The Race To Enterprise Mobile Apps


“We need a mobile app” has become a standard discussion starter in the software application development conversation. The high-speed growth of mobile device usage – and usefulness – in the workforce has delivered some impressive workplace efficiencies, cost- savings, and improved employee satisfaction rates – just to name a few benefits.

But which approach to enterprise mobile app development is most appropriate: native or web?

Do You Need a High Performance Race Car?

A native app, hallmarked by slick design, ultra-now features and super smooth performance, is not necessarily the “Cadillac of mobile apps.” It might better compare to a race car: still a car at its core, but loaded with superior performance parts for the added power, speed, endurance, etc. needed to compete on the racetrack.

In cases where a system drives revenue or otherwise engages an external user base, e.g., financial institutions, retailers, insurance companies, the case could be made for native app development, whose superior user experience would likely translate to customer satisfaction, client loyalty, and ultimately increased revenues.

Like a race car built for maximum performance well beyond that of a road car, a native app will leverage the best about every platform for which it is programmed. And, of course, it needs to be programmed for every platform; otherwise some significant portion of the market will be missed.

With these enhanced performance features, a native app will function with relatively little disruption, even with spotty internet connectivity, and can usually be launched even when completely off-line. The work or transaction simply goes into a queue and processes when the device resumes connectivity.

But leveraging the best features of every platform means supporting the application differently for each ecosphere for which it is deployed, which means hiring an entire team of separately skilled developers, thus engaging multiple development efforts for one mobile app. (Cross-platform libraries are available, but they have a tendency to be less feature-rich than a native app.)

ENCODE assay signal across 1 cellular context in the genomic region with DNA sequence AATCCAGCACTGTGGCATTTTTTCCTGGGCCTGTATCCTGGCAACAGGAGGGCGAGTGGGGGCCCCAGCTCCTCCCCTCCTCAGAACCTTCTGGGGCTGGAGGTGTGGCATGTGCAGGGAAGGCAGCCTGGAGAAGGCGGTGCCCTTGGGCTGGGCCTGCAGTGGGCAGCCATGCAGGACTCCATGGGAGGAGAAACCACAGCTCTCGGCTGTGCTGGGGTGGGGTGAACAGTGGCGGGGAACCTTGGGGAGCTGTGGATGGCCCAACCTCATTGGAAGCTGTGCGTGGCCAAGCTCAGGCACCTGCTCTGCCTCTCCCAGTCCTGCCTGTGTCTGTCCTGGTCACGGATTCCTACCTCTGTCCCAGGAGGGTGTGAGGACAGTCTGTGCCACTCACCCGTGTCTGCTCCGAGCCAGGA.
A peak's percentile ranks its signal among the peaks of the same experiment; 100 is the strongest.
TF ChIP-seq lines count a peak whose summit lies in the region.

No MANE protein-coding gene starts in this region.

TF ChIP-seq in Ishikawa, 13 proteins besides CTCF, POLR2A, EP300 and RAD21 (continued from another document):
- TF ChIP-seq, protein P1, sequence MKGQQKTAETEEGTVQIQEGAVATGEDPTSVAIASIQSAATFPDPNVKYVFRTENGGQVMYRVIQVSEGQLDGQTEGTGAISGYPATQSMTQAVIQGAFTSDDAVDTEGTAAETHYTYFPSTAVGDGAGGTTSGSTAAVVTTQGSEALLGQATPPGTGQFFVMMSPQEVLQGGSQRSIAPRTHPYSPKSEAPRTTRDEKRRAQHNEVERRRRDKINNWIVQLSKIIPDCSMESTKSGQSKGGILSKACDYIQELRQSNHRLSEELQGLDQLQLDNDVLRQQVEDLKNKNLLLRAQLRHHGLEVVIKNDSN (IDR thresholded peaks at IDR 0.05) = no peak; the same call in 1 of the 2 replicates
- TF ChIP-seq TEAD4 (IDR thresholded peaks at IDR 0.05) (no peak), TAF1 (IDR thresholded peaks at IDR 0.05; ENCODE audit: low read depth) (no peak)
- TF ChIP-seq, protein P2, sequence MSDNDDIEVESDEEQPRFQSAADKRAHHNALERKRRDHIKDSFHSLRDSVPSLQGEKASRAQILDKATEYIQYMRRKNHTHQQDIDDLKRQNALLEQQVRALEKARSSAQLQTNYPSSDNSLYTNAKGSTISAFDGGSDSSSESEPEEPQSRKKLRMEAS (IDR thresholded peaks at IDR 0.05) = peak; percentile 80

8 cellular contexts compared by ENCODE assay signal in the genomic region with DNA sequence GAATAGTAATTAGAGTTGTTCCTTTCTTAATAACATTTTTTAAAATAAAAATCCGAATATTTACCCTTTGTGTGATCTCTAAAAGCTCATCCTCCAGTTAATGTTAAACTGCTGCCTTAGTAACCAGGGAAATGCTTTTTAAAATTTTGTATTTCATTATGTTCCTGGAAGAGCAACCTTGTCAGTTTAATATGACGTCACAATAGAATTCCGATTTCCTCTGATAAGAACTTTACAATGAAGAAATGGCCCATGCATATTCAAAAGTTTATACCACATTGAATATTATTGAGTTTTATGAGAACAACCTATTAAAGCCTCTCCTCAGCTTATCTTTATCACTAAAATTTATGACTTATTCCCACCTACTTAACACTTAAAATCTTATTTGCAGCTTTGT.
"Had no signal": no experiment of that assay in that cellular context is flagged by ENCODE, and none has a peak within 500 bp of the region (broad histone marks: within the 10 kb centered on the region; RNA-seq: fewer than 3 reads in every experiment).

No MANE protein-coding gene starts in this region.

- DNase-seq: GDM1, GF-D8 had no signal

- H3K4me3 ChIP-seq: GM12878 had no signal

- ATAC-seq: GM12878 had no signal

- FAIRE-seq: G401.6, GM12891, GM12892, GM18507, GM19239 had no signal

Like a pit crew, each development team member performs a highly specialized task and can command premium prices. And if a trend platform is included in the mix, those skills are even harder to find and therefore more expensive.

Building and maintaining a native app, like building a customized, high performance race car, is an expensive and time-consuming proposition. But if those clean, crisp, ultra-now features and superior user experience will provide a competitive advantage in the marketplace and help drive revenue, then the up-front investment may well be worth it.

Or Do You Need a Dependable Car That Gets You There?

What about the internal systems that don’t drive revenue, but are critical to operations, for instance an HR system or a healthcare quality management system? Which approach to mobile app development makes sense when you can’t justify the expense of multiple efforts? What functionality will be sacrificed if a mobile app is not custom built?

Like a road car that is built for transportation – and not for competition – a web app is still a mobile app at its core. Programmed using more mature, more affordable commodity technology on a universal platform that any device can use, a web app will still provide the efficiency benefits mobility has to offer.